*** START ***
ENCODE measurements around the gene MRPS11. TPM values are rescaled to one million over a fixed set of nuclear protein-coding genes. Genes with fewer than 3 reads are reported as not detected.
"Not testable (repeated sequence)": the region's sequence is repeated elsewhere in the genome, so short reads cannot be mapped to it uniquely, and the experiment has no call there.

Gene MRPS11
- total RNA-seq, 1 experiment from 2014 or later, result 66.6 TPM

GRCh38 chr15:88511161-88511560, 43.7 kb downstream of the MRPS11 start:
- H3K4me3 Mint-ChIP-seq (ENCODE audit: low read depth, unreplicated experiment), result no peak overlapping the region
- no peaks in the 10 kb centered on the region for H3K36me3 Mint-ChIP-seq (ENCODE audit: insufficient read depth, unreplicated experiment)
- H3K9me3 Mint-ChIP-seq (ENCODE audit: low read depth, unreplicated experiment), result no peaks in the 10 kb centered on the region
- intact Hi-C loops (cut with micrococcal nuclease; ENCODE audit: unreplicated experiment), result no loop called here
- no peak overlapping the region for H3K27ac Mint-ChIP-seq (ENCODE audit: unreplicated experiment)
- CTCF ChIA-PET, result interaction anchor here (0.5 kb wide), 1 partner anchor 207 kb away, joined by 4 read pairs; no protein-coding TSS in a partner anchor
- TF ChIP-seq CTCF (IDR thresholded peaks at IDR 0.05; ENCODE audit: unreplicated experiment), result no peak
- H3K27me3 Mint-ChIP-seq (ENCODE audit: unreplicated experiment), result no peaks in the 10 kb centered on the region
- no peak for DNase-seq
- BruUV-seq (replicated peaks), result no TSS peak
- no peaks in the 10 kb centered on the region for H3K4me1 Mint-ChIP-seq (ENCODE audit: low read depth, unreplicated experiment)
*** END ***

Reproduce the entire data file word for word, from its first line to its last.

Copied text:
ENCODE measurements around the gene MRPS11. TPM values are rescaled to one million over a fixed set of nuclear protein-coding genes. Genes with fewer than 3 reads are reported as not detected.
"Not testable (repeated sequence)": the region's sequence is repeated elsewhere in the genome, so short reads cannot be mapped to it uniquely, and the experiment has no call there.

Gene MRPS11
- total RNA-seq, 1 experiment from 2014 or later, result 66.6 TPM

GRCh38 chr15:88511161-88511560, 43.7 kb downstream of the MRPS11 start:
- H3K4me3 Mint-ChIP-seq (ENCODE audit: low read depth, unreplicated experiment), result no peak overlapping the region
- no peaks in the 10 kb centered on the region for H3K36me3 Mint-ChIP-seq (ENCODE audit: insufficient read depth, unreplicated experiment)
- H3K9me3 Mint-ChIP-seq (ENCODE audit: low read depth, unreplicated experiment), result no peaks in the 10 kb centered on the region
- intact Hi-C loops (cut with micrococcal nuclease; ENCODE audit: unreplicated experiment), result no loop called here
- no peak overlapping the region for H3K27ac Mint-ChIP-seq (ENCODE audit: unreplicated experiment)
- CTCF ChIA-PET, result interaction anchor here (0.5 kb wide), 1 partner anchor 207 kb away, joined by 4 read pairs; no protein-coding TSS in a partner anchor
- TF ChIP-seq CTCF (IDR thresholded peaks at IDR 0.05; ENCODE audit: unreplicated experiment), result no peak
- H3K27me3 Mint-ChIP-seq (ENCODE audit: unreplicated experiment), result no peaks in the 10 kb centered on the region
- no peak for DNase-seq
- BruUV-seq (replicated peaks), result no TSS peak
- no peaks in the 10 kb centered on the region for H3K4me1 Mint-ChIP-seq (ENCODE audit: low read depth, unreplicated experiment)